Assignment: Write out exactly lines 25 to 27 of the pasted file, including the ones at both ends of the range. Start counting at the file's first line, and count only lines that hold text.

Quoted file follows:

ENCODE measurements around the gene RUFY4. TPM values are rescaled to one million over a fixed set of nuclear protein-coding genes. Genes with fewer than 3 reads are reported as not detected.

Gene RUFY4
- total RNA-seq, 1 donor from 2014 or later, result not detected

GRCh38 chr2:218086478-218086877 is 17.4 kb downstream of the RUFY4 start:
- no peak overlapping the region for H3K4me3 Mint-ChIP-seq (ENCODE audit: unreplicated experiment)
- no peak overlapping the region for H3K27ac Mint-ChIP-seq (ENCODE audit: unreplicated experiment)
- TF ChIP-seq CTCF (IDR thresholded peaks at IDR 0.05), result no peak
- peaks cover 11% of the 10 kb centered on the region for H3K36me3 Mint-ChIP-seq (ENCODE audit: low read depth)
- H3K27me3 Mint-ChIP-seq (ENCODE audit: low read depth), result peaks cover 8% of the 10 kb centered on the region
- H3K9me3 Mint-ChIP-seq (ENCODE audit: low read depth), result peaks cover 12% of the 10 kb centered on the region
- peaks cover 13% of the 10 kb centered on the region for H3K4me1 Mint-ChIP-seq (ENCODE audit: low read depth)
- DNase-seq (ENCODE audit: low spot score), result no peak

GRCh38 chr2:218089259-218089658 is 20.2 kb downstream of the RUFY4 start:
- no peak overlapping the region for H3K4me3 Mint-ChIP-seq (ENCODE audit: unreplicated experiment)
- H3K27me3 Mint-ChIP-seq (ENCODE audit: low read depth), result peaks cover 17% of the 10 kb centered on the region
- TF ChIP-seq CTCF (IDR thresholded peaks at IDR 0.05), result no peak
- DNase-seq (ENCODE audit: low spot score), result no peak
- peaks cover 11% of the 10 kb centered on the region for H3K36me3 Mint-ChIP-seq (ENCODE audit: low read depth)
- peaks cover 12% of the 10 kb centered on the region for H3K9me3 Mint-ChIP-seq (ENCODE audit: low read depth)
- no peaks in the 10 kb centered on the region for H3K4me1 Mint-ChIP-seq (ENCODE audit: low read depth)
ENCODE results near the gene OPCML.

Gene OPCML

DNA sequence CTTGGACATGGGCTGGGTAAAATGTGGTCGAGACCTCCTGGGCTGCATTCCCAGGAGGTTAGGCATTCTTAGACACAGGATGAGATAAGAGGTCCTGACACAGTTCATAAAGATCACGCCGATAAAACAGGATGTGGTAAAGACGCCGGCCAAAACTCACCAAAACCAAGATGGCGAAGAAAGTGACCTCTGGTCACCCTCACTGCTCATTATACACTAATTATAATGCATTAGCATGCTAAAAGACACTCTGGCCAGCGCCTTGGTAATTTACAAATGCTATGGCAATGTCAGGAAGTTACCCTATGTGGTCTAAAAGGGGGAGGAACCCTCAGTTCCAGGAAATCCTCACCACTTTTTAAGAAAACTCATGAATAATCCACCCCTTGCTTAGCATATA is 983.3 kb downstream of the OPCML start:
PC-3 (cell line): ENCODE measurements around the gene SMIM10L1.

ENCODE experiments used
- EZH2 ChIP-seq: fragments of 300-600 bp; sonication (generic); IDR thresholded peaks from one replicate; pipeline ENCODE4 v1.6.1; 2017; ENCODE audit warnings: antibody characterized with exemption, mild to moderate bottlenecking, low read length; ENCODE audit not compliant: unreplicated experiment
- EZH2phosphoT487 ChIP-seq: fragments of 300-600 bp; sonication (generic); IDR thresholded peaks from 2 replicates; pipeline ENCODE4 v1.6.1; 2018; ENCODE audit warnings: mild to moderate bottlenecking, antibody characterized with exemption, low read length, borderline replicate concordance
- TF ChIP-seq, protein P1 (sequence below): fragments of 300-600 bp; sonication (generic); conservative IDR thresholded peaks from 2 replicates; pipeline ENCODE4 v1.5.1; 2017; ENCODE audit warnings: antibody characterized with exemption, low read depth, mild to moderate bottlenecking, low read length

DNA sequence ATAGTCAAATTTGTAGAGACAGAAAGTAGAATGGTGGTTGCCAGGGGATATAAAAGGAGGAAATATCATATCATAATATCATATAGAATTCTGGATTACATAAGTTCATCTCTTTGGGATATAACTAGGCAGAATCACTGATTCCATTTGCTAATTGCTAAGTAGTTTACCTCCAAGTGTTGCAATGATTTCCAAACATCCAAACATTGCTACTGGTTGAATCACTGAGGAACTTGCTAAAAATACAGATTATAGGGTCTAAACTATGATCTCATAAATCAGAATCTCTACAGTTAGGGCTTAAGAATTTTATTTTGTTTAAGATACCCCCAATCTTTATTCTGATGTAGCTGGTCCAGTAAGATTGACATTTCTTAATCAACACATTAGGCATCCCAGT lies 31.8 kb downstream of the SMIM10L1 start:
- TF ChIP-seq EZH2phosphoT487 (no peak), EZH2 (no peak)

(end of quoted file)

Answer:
ENCODE experiments used
- EZH2 ChIP-seq: fragments of 300-600 bp; sonication (generic); IDR thresholded peaks from one replicate; pipeline ENCODE4 v1.6.1; 2017; ENCODE audit warnings: antibody characterized with exemption, mild to moderate bottlenecking, low read length; ENCODE audit not compliant: unreplicated experiment
- EZH2phosphoT487 ChIP-seq: fragments of 300-600 bp; sonication (generic); IDR thresholded peaks from 2 replicates; pipeline ENCODE4 v1.6.1; 2018; ENCODE audit warnings: mild to moderate bottlenecking, antibody characterized with exemption, low read length, borderline replicate concordance